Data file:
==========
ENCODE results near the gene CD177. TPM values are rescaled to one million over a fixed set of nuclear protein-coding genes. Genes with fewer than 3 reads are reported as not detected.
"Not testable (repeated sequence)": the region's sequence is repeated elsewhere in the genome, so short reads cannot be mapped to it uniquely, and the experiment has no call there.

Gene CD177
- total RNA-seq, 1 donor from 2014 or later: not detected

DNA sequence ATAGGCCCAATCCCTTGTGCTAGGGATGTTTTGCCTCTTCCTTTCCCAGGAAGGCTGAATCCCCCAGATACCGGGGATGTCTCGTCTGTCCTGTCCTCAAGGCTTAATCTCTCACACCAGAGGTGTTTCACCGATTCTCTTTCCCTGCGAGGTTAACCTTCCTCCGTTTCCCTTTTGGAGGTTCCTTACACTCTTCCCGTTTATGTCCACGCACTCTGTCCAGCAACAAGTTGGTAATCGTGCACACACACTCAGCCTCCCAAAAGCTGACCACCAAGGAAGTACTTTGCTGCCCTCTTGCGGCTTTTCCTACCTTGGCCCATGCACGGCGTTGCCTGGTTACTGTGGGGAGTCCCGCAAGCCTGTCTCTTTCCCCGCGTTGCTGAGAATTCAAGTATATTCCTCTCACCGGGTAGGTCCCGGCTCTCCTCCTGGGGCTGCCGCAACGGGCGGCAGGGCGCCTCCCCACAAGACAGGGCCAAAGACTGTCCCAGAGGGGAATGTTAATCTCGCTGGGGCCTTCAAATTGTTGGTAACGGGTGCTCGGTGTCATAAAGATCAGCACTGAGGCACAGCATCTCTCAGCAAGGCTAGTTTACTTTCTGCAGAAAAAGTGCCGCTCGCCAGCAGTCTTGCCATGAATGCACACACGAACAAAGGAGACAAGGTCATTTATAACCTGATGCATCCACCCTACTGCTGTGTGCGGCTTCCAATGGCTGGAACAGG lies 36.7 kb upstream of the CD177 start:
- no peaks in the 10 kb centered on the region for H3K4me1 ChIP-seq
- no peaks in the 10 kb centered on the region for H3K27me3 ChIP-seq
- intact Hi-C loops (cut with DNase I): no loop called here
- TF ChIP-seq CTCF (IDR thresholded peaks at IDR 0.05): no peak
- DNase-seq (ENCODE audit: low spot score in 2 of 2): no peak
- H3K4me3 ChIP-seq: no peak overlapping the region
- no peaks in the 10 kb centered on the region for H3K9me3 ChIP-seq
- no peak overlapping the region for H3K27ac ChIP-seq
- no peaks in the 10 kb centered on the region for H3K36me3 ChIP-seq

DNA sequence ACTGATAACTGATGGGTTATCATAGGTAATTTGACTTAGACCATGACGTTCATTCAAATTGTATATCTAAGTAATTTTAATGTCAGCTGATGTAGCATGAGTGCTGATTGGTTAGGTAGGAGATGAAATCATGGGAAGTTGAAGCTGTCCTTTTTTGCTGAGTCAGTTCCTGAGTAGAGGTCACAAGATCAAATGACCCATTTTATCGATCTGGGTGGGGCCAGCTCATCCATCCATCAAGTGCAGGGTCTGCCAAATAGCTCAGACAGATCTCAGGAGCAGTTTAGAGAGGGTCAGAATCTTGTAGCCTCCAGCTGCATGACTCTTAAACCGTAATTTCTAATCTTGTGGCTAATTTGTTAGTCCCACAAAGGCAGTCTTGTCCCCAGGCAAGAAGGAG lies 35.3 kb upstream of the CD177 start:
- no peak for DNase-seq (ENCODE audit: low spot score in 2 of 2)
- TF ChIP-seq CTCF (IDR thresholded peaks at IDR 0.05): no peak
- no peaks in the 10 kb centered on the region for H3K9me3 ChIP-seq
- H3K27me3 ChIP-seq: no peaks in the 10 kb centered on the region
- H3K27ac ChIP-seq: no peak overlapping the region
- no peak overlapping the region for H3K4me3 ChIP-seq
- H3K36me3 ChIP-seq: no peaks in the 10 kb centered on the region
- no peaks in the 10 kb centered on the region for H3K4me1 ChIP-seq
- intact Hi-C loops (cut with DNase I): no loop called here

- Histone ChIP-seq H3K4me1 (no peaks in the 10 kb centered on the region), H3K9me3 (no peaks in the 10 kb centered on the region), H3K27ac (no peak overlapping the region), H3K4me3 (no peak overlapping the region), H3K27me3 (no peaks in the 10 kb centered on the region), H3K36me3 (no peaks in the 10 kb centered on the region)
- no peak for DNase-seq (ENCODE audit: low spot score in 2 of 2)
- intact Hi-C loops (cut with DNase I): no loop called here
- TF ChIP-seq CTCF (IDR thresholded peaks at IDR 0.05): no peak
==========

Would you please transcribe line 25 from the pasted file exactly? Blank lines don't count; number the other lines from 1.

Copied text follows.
- Histone ChIP-seq H3K4me1 (no peaks in the 10 kb centered on the region), H3K9me3 (no peaks in the 10 kb centered on the region), H3K27ac (no peak overlapping the region), H3K4me3 (no peak overlapping the region), H3K27me3 (no peaks in the 10 kb centered on the region), H3K36me3 (no peaks in the 10 kb centered on the region)